2-year-old Laxmi could barely stand. Poor nutrition had delayed her developments. At six months, Laxmi was given cow’s milk and when she was a year old, her family started her on Chapati. This state of health not only pertains to Laxmi but also to many children like her who do not receive adequate nutrition because of their mother’s poor health or ignorance.
According to the National Family Health Survey (NFHS 2015-16), 58.4% children between 6 and 59 months are anaemic. Malnutrition mars the health of a child. Its effects on children are numerous and can last a lifetime. Several mothers and caretakers are oblivious to its ill effects on children, which can lead to irreversible damage and in some cases, death.
“She was so weak. She used to be ill all the time. She had fever, pneumonia and cold,” recalls Laxmi’s grandmother, Bawri, who took the initiative to take her to the Out Patient Therapeutic Programme (OTP).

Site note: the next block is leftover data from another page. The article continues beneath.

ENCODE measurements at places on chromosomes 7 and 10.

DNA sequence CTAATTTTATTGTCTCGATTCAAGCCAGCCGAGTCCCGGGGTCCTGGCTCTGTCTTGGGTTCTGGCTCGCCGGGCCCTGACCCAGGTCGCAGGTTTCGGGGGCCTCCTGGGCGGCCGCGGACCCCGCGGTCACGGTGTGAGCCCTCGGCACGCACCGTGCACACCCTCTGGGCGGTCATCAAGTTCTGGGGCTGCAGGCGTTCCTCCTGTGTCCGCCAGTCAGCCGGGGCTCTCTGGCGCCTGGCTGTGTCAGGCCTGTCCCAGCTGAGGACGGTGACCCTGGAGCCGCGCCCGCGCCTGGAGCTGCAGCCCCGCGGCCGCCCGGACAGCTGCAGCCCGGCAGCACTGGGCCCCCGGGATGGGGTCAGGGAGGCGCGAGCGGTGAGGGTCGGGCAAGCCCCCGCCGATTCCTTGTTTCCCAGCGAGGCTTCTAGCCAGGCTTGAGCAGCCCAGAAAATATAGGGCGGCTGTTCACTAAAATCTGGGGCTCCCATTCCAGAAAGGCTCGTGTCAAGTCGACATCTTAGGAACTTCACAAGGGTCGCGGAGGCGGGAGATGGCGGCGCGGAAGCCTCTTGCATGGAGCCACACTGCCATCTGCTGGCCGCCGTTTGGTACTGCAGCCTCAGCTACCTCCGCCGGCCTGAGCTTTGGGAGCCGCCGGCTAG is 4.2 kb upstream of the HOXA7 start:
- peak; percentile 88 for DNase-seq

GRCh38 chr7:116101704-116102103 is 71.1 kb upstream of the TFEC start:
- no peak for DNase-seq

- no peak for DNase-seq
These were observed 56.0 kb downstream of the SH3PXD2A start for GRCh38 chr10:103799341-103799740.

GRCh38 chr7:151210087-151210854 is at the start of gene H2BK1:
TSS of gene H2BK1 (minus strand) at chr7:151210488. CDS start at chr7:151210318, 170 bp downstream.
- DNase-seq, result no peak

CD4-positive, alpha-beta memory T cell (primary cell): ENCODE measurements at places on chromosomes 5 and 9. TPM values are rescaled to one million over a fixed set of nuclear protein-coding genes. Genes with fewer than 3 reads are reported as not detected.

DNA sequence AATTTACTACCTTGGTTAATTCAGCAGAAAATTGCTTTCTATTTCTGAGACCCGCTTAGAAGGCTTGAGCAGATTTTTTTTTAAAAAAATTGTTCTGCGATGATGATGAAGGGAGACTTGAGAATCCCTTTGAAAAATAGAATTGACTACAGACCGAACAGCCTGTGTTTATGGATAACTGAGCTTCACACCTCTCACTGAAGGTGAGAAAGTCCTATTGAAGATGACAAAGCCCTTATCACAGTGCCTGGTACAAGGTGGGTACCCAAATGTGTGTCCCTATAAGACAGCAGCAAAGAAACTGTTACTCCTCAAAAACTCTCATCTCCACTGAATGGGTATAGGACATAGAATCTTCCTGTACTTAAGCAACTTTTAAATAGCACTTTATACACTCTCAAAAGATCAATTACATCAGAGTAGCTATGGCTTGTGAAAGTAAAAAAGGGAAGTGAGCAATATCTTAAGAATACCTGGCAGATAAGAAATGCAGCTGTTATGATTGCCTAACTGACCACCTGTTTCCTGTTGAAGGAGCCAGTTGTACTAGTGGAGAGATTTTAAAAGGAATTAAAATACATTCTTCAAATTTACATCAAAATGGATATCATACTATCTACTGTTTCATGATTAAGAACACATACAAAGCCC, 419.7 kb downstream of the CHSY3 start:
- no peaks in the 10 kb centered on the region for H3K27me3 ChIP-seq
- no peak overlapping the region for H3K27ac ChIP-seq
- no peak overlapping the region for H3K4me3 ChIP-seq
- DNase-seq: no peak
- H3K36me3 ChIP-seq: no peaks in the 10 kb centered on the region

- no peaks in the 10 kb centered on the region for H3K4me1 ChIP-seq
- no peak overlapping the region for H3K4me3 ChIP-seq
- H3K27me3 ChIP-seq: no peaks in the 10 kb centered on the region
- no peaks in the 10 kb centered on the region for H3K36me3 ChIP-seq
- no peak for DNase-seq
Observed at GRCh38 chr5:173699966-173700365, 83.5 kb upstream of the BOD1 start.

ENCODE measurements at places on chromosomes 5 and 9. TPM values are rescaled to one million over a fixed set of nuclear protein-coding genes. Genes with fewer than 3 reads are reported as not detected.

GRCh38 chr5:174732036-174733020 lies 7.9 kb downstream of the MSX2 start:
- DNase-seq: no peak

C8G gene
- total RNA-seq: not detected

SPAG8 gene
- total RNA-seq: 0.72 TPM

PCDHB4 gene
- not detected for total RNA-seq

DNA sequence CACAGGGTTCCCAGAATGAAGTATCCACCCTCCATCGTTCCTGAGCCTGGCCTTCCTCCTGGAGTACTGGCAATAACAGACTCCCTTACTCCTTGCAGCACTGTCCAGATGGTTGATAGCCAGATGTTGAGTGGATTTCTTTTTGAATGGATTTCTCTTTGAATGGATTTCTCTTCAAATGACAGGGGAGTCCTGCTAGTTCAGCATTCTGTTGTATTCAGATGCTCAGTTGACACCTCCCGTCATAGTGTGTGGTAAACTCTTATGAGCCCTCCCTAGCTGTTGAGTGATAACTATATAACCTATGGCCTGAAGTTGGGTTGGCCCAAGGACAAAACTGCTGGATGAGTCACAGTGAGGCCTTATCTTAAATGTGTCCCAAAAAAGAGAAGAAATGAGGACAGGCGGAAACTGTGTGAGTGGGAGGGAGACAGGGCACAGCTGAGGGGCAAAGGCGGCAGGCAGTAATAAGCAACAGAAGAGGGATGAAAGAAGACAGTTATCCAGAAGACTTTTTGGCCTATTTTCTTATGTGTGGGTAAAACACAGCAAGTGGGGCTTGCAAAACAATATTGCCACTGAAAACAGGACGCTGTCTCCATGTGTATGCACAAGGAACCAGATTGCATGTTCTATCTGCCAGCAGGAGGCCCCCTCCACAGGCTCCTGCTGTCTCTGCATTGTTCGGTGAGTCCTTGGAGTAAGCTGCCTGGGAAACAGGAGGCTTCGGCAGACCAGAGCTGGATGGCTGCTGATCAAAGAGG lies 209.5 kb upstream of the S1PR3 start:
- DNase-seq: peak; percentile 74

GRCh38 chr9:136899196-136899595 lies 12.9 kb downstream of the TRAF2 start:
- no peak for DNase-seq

In January 2017, World Vision India collaborated with the Jharkhand State Nutrition Mission and implemented the pilot project, Community-based Management of Acute Malnutrition (CMAM) in Bokaro district. The project screened 16,097 children, 196 cases of Severe Acute Malnutrition (SAM) were identified and 141 children were enrolled in the OTP.
Laxmi was one among the 196 children who suffered from Severe Acute Malnutrition. She weighed 6.4 kg when the treatment began. Her arm circumference measured 11.4 cm. After three months of RUTF (Ready to Use Therapeutic Food) packets, Laxmi’s weight had increased to 7.7 kg and her arm circumference measured 12.6 cm.
“Now Laxmi can stand alone with some support, she has grown so much stronger,” says Laxmi’s grandmother beaming with pride as she watches Laxmi standing with the support of the charpai. Laxmi has the right to live. By bringing her to the OTP, her grandmother and has saved her life.
Every child has the right to good health. Inadequate nutrition in their growing years can stunt their development or be fatal. Good health for every child is one of World Vision India priorities.
Of 141 children enrolled in the OTP in Bokaro, 46 have been cured completely. According to the August 2017 report, 51 children are still enrolled in the programme.
In the year 2017, 20,525 children under the age of five were screened through the project.